I’m a big fan of the folks at Van Eck Global. They’re making frontier stock markets more accessible than ever before. Over the past three years, the money manager has launched exchange-traded funds (ETFs) covering Colombia, Indonesia, and Vietnam. It also set up the most diversified African ETF, the Market Vectors Africa Fund (AFK).
Now they’re preparing to launch a Nigeria ETF, which, to my knowledge, would be the first of its kind.
The fund will try to mirror the performance of the Market Vectors Nigeria Index, which is comprised of companies that are either based in Nigeria and listed on its stock exchange or companies that generate the majority of their revenue in Nigeria.
Van Eck hasn’t yet announced a launch date for the fund, but, in my mind, it can’t come soon enough. The Nigerian market looks like a promising place to park some assets.
Just last month, Morgan Stanley released a very bullish report on the Nigerian economy in which they forecasted growth of 8.4% this year and 8.5% next year. If the country stays on its current growth trajectory, it will likely overtake South Africa and become the continent’s largest economy by 2025.
Notably, Morgan Stanley’s analysts don’t see oil being the prime driver of this growth in the near term. Instead, they see the telecommunications, construction, and retail sectors doing the heavy lifting. Why? The government recently raised the minimum wage by more than 5%, putting more money in consumers’ pockets. There’s also big infrastructure spending on the horizon and a system to remove bad debts from banks’ balance sheets.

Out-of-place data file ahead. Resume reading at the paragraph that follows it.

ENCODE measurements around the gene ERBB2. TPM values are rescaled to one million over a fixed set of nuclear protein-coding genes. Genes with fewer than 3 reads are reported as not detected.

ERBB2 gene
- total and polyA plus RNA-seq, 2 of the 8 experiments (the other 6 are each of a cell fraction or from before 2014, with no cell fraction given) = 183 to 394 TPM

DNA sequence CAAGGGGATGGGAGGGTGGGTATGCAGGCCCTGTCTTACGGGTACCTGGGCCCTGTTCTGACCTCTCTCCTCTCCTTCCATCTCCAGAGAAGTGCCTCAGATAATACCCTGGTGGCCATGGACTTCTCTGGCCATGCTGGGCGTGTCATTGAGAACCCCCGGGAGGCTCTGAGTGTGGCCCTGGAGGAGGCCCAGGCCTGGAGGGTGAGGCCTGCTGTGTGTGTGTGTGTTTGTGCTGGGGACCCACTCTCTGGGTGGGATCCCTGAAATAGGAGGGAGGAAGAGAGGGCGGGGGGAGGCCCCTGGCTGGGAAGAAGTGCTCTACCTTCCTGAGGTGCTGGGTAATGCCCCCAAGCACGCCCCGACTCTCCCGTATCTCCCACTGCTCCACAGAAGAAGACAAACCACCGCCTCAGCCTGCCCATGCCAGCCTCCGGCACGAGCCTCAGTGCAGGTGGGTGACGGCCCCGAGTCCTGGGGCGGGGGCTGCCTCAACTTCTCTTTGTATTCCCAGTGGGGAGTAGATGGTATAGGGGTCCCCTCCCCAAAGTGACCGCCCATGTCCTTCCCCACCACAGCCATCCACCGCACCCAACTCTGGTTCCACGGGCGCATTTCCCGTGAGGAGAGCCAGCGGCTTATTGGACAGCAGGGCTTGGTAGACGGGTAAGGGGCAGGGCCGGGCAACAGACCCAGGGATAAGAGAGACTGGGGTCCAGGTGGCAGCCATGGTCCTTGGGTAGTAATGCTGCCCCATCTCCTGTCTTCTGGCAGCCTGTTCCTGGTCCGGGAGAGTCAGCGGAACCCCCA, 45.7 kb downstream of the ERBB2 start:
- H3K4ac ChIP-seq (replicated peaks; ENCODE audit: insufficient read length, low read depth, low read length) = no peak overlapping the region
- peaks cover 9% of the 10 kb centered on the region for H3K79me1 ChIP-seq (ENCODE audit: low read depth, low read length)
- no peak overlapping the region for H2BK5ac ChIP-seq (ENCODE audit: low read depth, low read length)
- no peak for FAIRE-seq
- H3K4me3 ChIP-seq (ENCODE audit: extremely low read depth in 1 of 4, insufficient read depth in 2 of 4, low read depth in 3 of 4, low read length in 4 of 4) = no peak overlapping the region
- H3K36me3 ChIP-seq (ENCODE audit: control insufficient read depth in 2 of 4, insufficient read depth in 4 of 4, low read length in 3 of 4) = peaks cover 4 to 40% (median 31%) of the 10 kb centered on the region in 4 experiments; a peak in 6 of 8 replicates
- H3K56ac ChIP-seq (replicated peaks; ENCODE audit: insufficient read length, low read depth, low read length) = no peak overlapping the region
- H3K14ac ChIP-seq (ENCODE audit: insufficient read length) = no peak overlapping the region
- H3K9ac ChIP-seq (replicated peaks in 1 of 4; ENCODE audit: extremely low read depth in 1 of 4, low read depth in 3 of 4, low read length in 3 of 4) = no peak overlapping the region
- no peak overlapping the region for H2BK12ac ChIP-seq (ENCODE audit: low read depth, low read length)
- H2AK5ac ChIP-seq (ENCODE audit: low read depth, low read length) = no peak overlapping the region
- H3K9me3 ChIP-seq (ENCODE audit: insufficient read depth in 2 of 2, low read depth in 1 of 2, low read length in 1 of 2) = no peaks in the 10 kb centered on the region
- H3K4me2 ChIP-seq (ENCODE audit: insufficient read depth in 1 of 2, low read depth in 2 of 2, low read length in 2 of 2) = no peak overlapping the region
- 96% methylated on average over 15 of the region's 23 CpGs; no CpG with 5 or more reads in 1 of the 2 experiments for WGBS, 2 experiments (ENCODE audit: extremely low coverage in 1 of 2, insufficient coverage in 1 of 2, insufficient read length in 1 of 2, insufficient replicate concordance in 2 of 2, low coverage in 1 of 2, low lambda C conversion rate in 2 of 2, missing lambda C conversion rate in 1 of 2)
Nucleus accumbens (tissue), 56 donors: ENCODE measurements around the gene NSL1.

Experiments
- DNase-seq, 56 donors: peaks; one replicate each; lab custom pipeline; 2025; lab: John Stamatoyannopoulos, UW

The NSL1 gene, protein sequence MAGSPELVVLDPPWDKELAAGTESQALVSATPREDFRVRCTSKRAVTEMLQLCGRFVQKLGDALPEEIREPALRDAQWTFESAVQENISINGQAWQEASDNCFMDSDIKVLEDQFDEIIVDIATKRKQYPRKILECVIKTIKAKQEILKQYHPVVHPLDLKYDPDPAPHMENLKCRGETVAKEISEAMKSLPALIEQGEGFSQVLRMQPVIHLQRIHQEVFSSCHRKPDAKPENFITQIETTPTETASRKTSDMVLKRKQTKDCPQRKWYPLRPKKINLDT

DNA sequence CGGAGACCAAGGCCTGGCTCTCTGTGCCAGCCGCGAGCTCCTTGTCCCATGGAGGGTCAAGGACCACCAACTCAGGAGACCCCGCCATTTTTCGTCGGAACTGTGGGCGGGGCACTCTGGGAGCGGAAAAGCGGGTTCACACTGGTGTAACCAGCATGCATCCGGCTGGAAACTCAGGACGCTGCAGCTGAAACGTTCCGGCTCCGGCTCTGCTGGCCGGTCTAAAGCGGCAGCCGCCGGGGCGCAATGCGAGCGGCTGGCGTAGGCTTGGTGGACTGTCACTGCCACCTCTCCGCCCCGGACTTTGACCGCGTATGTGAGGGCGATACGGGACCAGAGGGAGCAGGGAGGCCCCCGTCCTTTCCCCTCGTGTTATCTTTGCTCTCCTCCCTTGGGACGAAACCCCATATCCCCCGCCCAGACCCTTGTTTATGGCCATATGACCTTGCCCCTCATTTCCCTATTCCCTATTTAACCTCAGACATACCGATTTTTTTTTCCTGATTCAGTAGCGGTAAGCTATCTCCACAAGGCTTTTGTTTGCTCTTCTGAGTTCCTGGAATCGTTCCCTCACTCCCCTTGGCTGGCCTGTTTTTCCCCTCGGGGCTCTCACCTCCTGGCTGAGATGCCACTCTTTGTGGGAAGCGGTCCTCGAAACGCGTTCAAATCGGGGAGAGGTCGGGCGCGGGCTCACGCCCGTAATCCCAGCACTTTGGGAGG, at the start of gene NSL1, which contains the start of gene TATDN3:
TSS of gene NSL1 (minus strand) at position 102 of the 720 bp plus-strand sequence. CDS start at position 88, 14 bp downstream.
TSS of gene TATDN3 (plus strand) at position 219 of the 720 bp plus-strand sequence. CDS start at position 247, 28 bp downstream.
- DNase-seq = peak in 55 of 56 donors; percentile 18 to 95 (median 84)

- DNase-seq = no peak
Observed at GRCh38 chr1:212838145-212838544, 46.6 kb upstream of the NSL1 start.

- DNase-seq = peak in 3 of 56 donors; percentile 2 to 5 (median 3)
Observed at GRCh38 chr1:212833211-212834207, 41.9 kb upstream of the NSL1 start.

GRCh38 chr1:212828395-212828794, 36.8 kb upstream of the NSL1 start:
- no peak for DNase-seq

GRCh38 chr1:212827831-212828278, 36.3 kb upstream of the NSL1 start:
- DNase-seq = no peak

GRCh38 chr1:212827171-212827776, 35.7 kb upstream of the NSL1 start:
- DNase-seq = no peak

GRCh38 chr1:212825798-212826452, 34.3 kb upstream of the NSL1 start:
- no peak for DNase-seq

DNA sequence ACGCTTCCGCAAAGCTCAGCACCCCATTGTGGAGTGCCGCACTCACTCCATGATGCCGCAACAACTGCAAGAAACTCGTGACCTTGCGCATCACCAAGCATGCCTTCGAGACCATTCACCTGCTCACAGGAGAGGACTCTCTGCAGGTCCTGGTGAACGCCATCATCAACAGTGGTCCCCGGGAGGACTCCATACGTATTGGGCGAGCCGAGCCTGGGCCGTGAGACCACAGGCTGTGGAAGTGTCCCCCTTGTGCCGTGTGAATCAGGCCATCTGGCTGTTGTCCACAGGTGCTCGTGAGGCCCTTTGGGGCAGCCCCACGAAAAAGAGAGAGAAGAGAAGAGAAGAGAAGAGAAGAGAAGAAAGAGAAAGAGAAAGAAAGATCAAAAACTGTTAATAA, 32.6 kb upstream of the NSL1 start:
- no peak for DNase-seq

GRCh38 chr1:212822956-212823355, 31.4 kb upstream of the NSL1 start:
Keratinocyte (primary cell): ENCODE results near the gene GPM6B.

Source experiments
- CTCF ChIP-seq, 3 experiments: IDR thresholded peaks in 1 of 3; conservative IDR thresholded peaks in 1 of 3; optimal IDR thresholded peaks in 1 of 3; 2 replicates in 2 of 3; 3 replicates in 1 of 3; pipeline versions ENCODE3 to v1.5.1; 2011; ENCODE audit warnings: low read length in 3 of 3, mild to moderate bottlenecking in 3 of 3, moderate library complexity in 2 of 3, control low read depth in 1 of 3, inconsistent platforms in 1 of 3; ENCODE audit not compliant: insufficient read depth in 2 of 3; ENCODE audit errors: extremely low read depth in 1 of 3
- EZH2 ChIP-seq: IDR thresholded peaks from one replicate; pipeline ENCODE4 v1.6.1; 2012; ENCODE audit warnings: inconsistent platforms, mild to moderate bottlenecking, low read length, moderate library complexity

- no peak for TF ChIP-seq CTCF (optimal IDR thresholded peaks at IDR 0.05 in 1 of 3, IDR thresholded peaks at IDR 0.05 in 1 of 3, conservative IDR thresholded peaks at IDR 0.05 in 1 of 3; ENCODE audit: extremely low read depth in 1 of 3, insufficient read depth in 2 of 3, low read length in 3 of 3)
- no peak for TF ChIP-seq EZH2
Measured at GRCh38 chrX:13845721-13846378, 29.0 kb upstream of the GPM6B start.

Unfortunately, we don’t yet know which specific companies will constitute the Nigeria ETF, but I’m guessing the following companies will be represented.
- Nigerian Breweries (PE Ratio: 21.9, PB Ratio: 13.3, 5-year Annual Income Growth: 29.7%) – Majority-owned by Heineken, the country’s largest brewer has posted phenomenal earnings growth the past few years. The increasingly affluent population should ensure that there’s plenty of beer to be sold in spite of increasing competition.
- Zenith Bank (PE Ratio: 12.4, PB Ratio: 1.3, 5-year Annual Income Growth: 23.7%) – With the Nigerian government absorbing its toxic loans, Nigerian banks like Zenith look to be on the turnaround. Zenith prides itself on being a technology-leader among its peers and is the country’s largest bank in terms of market value. It also operates subsidiaries in Gambia, Ghana, and Sierra Leone.
- Guaranty Trust Bank (PE Ratio: 11.7, PB Ratio: 1.7, 5-year Annual Income Growth: 34.7%) – The first Nigerian bank to cross-list on the London Stock Exchange, GTBank operates 160 branches throughout the country. It is a leader in business banking and known for its innovative products.
- First Bank of Nigeria (PE Ratio: 12.9, PB Ratio: 1.2, 5-year Annual Income Growth: 18.9%) – First Bank traces its roots back 117 years and is a leader in the retail banking segment. Management has recently hinted at an acquisition that would expand its geographic footprint well beyond its Nigerian home.
- United Bank for Africa (PE Ratio: 17.0, PB Ratio: 0.8, 5-year Annual Income Growth: -43.5%) – One of Africa’s most geographically-diversified banks, UBA operates in 18 African countries. It intends to launch subsidiaries in Congo-Brazzaville and Mali this year.
I expect fees to be roughly equivalent to the Market Vectors Africa Index ETF (AFK). AFK’s annual expense ratio presently stands at 0.83%.
Disclosure: I have a long position in the Market Vectors Africa Index ETF (AFK).